With dozens of children injured as a result of falls or other mishaps associated with frame child carriers, the U.S. Consumer Product Safety Commission has issued new safety standards for these popular products.

parent holding baby toes and feet in hands

These are carriers made mostly of fabric as well as tubular metal, and they are designed much like a backpack. They are designed primarily for children who weigh between 16 and 50 pounds and can at least sit upright on their own. The child faces either front or back, and the frame is worn on the caregiver’s back, often for use in outdoor activities like hiking. Generally, they cost anywhere from $100 to $300. The 16 identified manufacturers that produce these carriers either focus their efforts on child nursery products or camping and hiking gear.

The new safety standards, which were approved in February, don’t go into effect until August 2016. The updates address a number of injury-causing issues identified with these child products, including:

  • Pinching
  • Exposed coil springs
  • Small parts
  • Lead paint
  • Structural integrity and stability
  • Leg openings (preventing smaller children from falling through a single leg opening)
  • Weight limits (ensuring product can hold three times the listed weight limit)
  • Proper restraints
  • Unintentional folding
  • Flammability
  • Sharp points

The agency has reported that in the last decade, there have been approximately 50 reported child injuries resulting from accidents associated with these particular defective child carriers. The actual number is suspected to be much higher since those were only the incidents that were reported.

Seven of the manufacturers identified already follow the updated safety standards voluntarily. The new rules will make those standards mandatory if the manufacturers wish to continue selling their products in the U.S.

While there haven’t been any recalls issued with regard to these carriers, they remain a top area of concern, considering not only the potential for children to be harmed by defects, but also because of the popularity of these products. Data culled from the Durable Nursery Product Exposure Survey in 2013 revealed there are an estimated 2.4 million of these frame carriers in households with children under the age of 6. About 55 percent of those are believed to be in active use.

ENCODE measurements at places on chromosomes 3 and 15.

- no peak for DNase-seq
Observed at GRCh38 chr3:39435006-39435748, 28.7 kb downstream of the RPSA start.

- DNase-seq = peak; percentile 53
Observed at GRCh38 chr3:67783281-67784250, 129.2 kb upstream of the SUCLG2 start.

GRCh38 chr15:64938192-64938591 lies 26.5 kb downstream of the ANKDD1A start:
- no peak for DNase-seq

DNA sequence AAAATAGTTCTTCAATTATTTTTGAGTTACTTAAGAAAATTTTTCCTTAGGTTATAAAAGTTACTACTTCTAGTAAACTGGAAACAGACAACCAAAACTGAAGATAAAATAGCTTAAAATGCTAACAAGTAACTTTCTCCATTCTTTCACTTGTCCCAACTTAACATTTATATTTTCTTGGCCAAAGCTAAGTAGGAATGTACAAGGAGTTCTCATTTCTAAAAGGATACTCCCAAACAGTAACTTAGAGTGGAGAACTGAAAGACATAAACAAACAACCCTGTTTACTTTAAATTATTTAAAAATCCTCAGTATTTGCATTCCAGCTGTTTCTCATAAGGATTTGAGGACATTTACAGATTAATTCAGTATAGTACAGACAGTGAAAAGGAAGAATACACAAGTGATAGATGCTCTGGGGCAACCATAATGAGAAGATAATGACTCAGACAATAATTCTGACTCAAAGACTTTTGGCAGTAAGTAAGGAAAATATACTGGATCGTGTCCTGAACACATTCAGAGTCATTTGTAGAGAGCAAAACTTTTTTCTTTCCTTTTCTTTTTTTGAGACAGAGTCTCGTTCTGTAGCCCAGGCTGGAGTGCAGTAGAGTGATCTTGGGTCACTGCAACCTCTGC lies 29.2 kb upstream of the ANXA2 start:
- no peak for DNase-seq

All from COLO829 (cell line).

While the exact number of total injuries involving these carriers isn’t known, it’s estimated there are about 120 serious injuries each year, although obviously not all are reported to federal regulators.

Of those that were reported, however, some were quite serious. In one case, a 14-month old child fell out of the carrier and sustained a head injury.

Although soft carriers and slings are not listed in the new standards, they too have been subject of concern for parents and caregivers. The CPSC issued a warning in 2010 notifying parents that babies – newborns in particular – were at risk of suffocating if the fabric was pressed against their noses or mouths. This was of particular concern for small babies who had weak neck muscles and could not yet turn their heads. Falling was also identified as a problem when the devices failed, resulting in serious head injuries, including skull fractures.

The Ferraro Law Firm handles claims resulting from defective child products or dangerous products. Call (888) 554-2030​ for a free and confidential consultation. Offices in Miami and Washington, D.C.

Additional Resources:
CPSC Approves New Federal Safety Standard for Frame Child Carriers, Feb. 24, 2015, U.S. Consumer Product Safety Commission

More Blog Entries:
Birth Control Lawsuits Continue to Rise Amid Complications, Jan. 26, 2015, Florida Product Liability Lawyer Blog